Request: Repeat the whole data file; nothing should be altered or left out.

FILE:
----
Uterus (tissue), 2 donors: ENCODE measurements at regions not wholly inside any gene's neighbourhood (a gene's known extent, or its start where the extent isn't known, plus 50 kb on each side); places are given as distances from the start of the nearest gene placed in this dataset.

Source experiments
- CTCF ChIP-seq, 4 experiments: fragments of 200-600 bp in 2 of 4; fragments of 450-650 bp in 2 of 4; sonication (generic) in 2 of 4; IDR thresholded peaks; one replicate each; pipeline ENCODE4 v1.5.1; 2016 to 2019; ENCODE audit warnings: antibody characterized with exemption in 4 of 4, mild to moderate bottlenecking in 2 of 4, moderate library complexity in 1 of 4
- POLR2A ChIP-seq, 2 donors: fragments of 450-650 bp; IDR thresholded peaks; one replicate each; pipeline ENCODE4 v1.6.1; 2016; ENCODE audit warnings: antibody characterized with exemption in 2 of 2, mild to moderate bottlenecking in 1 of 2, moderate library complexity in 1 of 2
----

Uterus (tissue), 2 donors: ENCODE measurements at regions not wholly inside any gene's neighbourhood (a gene's known extent, or its start where the extent isn't known, plus 50 kb on each side); places are given as distances from the start of the nearest gene placed in this dataset.

Source experiments
- CTCF ChIP-seq, 4 experiments: fragments of 200-600 bp in 2 of 4; fragments of 450-650 bp in 2 of 4; sonication (generic) in 2 of 4; IDR thresholded peaks; one replicate each; pipeline ENCODE4 v1.5.1; 2016 to 2019; ENCODE audit warnings: antibody characterized with exemption in 4 of 4, mild to moderate bottlenecking in 2 of 4, moderate library complexity in 1 of 4
- POLR2A ChIP-seq, 2 donors: fragments of 450-650 bp; IDR thresholded peaks; one replicate each; pipeline ENCODE4 v1.6.1; 2016; ENCODE audit warnings: antibody characterized with exemption in 2 of 2, mild to moderate bottlenecking in 1 of 2, moderate library complexity in 1 of 2